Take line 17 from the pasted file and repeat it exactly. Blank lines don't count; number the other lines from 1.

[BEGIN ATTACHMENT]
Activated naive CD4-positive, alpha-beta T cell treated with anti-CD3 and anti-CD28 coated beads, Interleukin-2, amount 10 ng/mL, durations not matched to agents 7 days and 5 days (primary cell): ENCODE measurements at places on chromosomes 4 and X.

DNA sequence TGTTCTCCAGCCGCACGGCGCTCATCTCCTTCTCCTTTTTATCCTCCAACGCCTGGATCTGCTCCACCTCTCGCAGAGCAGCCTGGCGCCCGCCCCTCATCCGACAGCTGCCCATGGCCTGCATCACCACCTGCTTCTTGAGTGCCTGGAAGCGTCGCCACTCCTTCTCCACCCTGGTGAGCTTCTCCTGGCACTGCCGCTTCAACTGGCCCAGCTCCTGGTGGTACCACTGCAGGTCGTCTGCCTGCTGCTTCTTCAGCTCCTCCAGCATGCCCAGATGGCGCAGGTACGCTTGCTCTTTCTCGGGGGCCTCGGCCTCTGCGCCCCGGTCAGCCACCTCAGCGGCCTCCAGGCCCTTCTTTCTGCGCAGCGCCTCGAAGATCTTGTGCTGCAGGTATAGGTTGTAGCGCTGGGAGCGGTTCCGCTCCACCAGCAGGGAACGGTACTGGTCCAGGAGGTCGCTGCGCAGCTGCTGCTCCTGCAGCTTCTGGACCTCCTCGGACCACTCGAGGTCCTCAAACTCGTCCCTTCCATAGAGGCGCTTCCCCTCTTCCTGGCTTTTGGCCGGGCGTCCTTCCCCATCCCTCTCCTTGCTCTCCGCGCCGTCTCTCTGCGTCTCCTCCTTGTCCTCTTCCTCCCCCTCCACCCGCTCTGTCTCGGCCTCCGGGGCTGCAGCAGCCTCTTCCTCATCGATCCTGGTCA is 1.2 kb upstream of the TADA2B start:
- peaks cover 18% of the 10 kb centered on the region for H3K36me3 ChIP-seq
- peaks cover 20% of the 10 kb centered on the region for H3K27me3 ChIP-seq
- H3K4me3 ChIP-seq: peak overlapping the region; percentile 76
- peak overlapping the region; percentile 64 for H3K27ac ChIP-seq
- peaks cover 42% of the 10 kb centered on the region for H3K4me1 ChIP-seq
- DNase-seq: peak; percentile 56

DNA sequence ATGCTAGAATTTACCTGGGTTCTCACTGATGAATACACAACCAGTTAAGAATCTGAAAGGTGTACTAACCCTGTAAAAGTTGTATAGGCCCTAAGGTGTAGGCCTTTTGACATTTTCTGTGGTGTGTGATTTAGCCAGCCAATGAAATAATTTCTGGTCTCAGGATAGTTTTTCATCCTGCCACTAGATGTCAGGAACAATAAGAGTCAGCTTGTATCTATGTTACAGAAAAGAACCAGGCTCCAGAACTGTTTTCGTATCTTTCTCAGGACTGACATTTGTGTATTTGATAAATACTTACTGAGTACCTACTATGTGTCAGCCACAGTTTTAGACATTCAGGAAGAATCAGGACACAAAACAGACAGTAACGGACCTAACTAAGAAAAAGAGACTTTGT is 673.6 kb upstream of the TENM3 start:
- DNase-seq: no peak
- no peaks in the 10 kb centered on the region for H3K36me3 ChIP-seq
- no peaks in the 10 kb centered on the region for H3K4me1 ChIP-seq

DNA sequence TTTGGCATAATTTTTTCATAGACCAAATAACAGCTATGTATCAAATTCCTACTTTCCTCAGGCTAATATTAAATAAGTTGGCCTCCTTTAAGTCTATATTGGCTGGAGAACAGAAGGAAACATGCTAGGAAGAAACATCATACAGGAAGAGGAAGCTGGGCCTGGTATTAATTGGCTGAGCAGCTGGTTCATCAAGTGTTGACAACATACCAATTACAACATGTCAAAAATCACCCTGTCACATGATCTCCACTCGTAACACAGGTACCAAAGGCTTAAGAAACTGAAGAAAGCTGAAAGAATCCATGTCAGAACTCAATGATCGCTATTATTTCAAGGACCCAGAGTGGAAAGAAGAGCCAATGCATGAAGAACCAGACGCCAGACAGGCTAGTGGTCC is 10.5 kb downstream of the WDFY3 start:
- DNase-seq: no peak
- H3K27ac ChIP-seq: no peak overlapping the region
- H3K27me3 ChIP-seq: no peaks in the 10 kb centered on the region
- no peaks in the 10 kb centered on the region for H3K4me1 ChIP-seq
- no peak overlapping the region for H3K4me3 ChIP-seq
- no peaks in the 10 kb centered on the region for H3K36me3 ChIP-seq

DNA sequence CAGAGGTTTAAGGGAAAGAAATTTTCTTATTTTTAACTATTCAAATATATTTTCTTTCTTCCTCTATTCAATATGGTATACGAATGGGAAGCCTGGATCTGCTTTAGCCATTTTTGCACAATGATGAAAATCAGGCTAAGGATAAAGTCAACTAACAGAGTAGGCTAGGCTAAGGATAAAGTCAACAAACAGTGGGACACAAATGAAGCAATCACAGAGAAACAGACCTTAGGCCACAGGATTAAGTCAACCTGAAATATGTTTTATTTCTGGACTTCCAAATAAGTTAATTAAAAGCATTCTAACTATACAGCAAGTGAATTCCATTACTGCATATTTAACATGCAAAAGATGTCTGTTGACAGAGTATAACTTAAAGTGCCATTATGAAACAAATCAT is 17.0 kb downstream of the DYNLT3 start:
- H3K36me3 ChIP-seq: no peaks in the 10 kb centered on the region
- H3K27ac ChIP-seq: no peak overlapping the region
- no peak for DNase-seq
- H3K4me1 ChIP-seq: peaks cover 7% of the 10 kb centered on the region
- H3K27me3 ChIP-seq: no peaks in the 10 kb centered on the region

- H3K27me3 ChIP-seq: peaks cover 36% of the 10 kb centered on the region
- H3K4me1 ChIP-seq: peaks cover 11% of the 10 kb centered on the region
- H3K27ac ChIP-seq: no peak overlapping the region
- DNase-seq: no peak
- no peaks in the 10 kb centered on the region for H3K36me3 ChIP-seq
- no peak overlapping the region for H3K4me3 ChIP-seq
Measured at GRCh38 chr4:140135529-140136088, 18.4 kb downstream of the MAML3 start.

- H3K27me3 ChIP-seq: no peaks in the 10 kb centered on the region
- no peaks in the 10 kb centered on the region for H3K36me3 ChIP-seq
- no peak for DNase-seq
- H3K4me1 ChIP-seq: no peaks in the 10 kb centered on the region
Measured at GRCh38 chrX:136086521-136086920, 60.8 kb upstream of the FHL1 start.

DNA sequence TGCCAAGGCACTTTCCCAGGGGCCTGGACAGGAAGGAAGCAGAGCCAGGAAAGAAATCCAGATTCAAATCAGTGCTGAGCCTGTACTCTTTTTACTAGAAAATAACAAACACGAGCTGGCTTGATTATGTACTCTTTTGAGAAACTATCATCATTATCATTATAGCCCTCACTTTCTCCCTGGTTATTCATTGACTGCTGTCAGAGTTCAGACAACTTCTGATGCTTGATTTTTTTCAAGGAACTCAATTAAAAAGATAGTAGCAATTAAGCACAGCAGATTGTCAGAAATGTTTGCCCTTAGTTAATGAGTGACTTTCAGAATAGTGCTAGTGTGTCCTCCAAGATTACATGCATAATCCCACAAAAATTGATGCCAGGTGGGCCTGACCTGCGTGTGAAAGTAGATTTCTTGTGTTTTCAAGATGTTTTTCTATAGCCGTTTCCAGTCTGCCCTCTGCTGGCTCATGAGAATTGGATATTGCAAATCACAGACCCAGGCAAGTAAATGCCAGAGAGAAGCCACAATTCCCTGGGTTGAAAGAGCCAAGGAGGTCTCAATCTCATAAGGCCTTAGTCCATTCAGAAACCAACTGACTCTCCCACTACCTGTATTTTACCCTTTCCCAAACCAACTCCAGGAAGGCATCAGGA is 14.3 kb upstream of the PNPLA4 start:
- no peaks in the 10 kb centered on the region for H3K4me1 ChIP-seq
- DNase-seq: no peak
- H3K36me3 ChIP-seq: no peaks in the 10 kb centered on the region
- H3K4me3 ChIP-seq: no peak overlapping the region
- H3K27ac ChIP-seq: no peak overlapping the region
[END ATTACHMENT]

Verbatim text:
- no peaks in the 10 kb centered on the region for H3K4me1 ChIP-seq